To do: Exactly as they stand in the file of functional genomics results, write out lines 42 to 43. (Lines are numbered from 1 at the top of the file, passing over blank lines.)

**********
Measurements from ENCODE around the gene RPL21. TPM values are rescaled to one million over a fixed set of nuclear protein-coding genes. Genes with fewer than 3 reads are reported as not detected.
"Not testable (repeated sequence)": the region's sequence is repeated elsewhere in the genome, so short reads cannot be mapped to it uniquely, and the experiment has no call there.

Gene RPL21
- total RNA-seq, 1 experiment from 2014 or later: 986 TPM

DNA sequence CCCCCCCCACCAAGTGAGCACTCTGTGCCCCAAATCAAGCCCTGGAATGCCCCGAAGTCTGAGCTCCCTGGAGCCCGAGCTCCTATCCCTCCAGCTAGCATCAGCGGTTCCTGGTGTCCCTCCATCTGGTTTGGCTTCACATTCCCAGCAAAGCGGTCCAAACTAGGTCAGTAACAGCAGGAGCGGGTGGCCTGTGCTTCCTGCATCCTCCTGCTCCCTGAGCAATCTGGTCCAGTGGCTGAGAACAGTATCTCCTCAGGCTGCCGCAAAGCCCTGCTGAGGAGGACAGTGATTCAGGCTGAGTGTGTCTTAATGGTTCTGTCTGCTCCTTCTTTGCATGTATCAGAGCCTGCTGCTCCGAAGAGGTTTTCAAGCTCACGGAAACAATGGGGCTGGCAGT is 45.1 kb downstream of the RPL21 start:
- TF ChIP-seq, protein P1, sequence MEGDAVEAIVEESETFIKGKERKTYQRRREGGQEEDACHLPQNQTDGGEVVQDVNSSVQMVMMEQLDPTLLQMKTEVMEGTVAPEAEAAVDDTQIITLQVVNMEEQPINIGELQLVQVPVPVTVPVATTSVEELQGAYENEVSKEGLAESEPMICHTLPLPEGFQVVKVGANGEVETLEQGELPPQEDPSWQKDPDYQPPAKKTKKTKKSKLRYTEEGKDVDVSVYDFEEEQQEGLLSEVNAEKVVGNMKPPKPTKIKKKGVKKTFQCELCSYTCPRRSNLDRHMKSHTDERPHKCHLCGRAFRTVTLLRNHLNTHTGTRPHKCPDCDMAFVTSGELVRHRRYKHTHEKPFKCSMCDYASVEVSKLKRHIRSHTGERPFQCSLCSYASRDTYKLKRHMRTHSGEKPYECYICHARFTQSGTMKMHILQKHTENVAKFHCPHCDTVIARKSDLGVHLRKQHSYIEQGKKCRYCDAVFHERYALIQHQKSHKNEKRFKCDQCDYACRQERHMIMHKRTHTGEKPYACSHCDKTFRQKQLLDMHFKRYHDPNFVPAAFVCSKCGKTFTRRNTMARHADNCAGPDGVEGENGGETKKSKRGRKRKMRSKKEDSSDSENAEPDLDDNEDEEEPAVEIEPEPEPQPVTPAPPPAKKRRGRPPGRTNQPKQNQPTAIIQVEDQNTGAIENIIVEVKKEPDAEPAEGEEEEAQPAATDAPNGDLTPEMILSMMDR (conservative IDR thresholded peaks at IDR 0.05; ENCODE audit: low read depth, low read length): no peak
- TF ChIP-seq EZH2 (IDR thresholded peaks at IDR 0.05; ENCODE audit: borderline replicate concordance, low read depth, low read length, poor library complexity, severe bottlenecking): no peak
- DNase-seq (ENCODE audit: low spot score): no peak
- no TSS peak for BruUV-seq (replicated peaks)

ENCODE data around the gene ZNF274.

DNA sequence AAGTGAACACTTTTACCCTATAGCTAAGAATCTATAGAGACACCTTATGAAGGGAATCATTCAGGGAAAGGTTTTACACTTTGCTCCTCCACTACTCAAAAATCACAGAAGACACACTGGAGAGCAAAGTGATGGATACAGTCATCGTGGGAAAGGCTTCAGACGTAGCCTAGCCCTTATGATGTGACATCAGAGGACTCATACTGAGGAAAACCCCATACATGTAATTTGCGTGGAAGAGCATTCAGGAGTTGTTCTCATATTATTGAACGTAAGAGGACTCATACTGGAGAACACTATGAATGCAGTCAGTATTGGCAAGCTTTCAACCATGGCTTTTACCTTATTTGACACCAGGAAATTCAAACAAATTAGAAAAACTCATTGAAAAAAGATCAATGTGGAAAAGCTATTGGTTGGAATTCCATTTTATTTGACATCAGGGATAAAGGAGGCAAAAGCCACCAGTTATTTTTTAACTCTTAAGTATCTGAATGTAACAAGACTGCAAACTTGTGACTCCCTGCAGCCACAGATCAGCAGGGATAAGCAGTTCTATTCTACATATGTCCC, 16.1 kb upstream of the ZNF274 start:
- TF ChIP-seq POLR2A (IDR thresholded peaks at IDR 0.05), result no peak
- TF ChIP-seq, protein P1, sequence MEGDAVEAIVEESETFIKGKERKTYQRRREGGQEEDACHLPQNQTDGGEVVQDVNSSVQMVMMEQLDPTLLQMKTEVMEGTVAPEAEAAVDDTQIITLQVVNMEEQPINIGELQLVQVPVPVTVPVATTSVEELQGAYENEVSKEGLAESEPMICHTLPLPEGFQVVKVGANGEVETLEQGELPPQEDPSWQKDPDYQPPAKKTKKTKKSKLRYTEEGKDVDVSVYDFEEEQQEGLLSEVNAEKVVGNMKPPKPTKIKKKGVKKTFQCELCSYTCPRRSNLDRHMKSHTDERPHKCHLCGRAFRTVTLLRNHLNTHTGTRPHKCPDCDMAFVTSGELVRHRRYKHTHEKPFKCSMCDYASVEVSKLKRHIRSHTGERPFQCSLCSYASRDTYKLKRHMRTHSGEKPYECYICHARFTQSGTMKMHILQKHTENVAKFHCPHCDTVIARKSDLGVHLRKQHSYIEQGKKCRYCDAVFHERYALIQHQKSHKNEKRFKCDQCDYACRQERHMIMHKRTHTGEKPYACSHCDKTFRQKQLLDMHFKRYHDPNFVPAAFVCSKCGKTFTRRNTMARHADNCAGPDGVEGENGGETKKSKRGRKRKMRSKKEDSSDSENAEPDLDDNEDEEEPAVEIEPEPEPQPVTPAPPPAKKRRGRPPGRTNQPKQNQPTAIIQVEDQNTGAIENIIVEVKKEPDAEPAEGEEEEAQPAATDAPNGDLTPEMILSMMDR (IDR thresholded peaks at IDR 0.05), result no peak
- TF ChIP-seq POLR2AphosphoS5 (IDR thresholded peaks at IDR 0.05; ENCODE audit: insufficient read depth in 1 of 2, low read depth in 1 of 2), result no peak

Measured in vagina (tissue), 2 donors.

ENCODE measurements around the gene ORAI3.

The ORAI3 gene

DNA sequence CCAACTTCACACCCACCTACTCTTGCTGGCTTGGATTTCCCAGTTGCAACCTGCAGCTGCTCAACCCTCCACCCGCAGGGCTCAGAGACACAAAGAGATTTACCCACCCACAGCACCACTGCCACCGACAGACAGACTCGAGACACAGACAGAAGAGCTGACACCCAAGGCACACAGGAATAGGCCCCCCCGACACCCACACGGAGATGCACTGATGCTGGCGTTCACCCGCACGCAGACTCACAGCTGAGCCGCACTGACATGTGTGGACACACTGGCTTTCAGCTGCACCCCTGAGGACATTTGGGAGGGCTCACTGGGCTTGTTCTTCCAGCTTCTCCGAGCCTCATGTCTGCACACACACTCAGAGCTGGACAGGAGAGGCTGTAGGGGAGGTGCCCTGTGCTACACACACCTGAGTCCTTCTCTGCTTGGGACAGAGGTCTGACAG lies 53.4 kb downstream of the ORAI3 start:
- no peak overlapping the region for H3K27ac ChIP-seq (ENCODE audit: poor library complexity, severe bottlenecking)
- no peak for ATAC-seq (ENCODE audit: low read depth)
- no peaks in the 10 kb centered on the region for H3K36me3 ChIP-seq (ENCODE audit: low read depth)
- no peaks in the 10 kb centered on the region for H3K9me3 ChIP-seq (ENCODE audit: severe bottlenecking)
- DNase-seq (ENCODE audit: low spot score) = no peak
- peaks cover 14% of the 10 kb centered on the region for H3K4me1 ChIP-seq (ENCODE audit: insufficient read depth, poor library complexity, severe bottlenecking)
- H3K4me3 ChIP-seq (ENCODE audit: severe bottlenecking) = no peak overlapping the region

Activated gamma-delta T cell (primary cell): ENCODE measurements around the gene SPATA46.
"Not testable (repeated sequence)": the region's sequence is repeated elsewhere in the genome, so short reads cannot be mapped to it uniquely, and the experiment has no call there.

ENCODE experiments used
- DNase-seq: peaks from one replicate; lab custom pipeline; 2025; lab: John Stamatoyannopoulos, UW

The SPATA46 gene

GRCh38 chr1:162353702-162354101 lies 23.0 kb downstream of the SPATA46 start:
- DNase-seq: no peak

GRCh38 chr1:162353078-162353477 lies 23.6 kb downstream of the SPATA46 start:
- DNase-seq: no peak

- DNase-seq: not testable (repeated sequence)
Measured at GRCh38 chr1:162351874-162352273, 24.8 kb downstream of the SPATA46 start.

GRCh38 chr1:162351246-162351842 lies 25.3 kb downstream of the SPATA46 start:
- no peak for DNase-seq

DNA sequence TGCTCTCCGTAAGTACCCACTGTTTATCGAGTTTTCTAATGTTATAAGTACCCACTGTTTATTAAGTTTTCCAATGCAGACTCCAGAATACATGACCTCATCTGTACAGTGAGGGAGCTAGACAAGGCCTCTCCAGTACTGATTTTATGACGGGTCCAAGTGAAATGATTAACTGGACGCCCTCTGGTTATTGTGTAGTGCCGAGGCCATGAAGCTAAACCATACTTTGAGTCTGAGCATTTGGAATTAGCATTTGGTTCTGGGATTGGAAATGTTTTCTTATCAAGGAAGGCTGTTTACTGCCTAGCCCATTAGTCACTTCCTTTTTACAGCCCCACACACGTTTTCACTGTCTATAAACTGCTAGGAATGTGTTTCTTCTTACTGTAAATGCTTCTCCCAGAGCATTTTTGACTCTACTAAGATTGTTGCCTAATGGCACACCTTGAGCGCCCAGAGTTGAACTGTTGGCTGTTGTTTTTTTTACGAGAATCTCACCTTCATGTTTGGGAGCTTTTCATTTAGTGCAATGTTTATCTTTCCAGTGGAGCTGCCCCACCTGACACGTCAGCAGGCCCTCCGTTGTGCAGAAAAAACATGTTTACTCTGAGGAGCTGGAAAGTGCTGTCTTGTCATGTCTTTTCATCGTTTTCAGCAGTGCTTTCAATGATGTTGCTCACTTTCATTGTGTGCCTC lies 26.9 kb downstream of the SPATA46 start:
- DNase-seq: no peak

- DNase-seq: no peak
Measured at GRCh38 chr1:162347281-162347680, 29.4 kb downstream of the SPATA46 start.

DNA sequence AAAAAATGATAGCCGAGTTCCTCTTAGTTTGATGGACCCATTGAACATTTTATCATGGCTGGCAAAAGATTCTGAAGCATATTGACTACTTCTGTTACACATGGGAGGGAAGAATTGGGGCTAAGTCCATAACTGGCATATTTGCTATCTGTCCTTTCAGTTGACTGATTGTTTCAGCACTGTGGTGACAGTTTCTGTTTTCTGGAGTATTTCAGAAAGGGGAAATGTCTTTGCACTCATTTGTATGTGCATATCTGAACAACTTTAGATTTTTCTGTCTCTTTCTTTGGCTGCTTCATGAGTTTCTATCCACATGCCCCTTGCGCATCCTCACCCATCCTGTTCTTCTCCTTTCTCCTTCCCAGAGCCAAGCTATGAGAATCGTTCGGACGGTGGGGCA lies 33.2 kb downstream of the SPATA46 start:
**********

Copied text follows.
Measured at GRCh38 chr1:162347281-162347680, 29.4 kb downstream of the SPATA46 start.

DNA sequence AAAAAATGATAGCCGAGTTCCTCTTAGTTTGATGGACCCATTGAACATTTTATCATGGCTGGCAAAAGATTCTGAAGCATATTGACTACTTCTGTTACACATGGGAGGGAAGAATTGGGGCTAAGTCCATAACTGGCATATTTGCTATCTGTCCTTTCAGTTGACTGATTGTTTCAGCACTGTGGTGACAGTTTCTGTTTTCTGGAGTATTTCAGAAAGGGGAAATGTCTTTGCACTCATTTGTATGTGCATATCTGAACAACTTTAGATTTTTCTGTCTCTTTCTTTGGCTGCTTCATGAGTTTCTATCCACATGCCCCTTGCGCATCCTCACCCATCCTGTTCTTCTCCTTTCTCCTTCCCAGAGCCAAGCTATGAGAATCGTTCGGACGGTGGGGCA lies 33.2 kb downstream of the SPATA46 start: